Chapter 7 Bankruptcy Petitioners Bank Accounts Frozen at Wells Fargo
“Can the bankruptcy trustee take the money in my bank account when I file Chapter 7 or Chapter 13?” is perhaps one of the most frequently asked questions that I hear people ask when they come into my Atlanta office for a bankruptcy consultation. While the bankruptcy trustee may take funds in your bank account after you have filed bankruptcy, such an occurrence rarely happens because Georgia allows debtors to use exemptions to protect some of their assets in bankruptcy. Nonetheless, having your money taken or made inaccessible to you in bankruptcy is not completely out of the question.
Imagine the following scenario. You decide to declare bankruptcy−maybe you have been laid off or you are afraid that your wages will be garnished, maybe you are ill and have accumulated medical debt, or maybe you are just sick and tired of being harassed by creditors. Your attorney begins proceedings, perhaps right here in Atlanta, Georgia. The evening after your attorney files the bankruptcy petition, you go to bed with a feeling of relief, the first you have experienced in months or maybe even years, knowing that you have taken the first step to getting your financial life back under control. The next day you wake up and go to your Wells Fargo account to check your balance or pay a bill. Wait a second though, you can’t access your account. YOUR ACCOUNT HAS BEEN FROZEN!
This is every debtor’s worst nightmare, and it actually happened to a couple who filed Chapter 7 bankruptcy in Nevada. In the recent case Mwangi v. Wells Fargo, two bankruptcy petitioners found that their accounts had been frozen by Wells Fargo. Each night, as standard practice, Wells Fargo uses computers to compare its clients with lists of recent Chapter 7 bankruptcy petitioners. In Mwangi, when Wells Fargo found a match, it froze the debtors’ account and sent a letter to the Chapter 7 bankruptcy trustee asking for instructions on how to disperse the funds. Wells Fargo’s rationale was that the funds belonged to the bankruptcy estate once the debtors filed bankruptcy, and that it could not disperse the funds without the Chapter 7 trustee’s approval. Interestingly, Wells Fargo was scheduled as an unsecured creditor with a debt owed of about $50,000 and a debt of $2000 owed on an equity line of credit. The debtors claimed that 75% of the funds held in their four Wells Fargo accounts were exempt from taking by the trustee and demanded that the funds be released. Wells Fargo refused. Even more shocking is the fact that the bankruptcy court agreed with Wells Fargo, and found that Wells Fargo was not willfully violating the automatic bankruptcy stay!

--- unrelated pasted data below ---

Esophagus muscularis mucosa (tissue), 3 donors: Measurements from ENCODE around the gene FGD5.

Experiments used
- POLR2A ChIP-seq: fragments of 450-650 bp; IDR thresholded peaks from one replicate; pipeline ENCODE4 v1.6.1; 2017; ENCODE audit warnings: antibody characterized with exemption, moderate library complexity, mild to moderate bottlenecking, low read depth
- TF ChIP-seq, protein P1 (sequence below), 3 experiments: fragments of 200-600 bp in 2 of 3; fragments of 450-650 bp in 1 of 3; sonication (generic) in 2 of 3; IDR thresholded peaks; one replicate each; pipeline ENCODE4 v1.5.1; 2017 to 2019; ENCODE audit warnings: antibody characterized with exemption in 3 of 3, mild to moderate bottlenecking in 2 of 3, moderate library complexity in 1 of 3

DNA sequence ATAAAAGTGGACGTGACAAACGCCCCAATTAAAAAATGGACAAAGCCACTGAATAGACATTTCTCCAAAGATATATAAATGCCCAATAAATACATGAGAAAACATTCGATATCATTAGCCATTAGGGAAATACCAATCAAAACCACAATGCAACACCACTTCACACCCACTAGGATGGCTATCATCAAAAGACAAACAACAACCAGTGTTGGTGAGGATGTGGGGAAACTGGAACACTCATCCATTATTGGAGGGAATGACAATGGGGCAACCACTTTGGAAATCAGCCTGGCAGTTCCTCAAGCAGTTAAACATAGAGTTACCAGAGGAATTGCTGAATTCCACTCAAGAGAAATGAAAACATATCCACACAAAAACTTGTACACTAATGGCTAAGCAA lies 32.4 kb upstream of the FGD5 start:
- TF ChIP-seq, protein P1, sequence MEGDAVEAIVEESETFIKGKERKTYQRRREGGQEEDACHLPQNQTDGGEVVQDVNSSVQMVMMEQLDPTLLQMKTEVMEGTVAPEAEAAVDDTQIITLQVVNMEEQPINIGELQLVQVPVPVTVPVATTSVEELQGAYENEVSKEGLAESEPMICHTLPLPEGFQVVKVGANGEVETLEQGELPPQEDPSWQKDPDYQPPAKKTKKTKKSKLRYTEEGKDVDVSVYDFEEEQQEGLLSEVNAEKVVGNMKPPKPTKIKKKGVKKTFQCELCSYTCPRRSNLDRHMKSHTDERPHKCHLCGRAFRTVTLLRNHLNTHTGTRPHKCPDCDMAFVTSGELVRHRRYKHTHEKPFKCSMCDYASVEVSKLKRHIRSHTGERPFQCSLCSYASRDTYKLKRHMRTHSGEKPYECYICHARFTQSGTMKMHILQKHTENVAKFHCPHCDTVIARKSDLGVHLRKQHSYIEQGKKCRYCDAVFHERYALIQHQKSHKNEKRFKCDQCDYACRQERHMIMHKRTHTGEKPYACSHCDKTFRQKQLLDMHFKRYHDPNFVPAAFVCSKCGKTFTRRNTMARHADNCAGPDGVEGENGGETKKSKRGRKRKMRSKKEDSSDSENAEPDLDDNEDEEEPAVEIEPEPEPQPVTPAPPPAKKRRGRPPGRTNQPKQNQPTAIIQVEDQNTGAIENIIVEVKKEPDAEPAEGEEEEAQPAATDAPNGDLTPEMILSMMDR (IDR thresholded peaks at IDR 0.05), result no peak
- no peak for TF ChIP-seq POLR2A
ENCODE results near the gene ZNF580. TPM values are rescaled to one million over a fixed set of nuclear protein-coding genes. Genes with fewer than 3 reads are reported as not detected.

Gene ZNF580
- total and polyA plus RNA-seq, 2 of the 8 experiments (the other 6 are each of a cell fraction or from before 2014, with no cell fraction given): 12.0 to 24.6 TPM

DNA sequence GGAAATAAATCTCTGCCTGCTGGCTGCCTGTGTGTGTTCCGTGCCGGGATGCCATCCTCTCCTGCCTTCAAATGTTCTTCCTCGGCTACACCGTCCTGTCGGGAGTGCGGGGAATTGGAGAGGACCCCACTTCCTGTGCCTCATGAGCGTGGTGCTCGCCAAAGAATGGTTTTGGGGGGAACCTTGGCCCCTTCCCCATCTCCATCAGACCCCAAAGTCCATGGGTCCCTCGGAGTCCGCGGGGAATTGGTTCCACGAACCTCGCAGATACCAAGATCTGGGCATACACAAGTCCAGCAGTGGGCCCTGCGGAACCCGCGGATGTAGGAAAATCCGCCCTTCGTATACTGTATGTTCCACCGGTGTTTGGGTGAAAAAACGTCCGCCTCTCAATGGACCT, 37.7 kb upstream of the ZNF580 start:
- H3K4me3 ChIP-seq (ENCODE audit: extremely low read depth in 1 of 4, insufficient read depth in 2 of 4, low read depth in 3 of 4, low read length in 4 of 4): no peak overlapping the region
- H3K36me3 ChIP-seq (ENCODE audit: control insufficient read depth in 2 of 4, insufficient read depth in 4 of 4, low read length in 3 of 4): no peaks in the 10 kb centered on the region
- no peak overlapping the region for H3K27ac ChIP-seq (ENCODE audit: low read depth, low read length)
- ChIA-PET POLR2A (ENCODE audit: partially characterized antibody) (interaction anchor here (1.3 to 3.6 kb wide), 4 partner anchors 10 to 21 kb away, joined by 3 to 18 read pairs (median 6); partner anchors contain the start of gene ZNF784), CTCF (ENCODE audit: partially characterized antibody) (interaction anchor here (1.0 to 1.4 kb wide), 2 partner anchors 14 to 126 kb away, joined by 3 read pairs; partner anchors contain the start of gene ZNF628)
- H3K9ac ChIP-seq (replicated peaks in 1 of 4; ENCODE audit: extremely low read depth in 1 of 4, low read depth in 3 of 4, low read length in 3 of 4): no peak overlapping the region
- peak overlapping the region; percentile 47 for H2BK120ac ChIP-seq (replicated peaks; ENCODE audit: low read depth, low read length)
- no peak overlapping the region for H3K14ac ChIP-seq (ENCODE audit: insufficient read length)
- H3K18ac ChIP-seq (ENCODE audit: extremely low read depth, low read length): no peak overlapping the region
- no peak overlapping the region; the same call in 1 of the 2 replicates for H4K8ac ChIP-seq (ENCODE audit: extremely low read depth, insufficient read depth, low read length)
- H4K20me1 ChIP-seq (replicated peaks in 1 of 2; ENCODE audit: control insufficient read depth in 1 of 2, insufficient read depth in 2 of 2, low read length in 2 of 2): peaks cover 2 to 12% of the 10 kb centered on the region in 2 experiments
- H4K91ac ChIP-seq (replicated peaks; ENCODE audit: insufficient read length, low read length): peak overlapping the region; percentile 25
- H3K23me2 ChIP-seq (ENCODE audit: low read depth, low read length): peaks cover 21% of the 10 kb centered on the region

This decision was recently overturned on appeal by the United States Bankruptcy Appellate Panel for the Ninth Circuit because it determined that the bankruptcy court erred when it initially found that Wells Fargo’s administrative freeze did not constitute the exercise of control over the property of the estate. That said, there are indications that Wells Fargo may be using similar tactics in other jurisdictions, including in Georgia. Wells Fargo customers, including former Wachovia customers, who are considering filing for bankruptcy should consider themselves forewarned and consider transferring their assets to another bank. If you are considering filing for bankruptcy please seek the advice of a qualified bankruptcy attorney. For a free consultation please contact the Law Offices of Charles Clapp at (404) 585-0040 or email email@example.com for more information.
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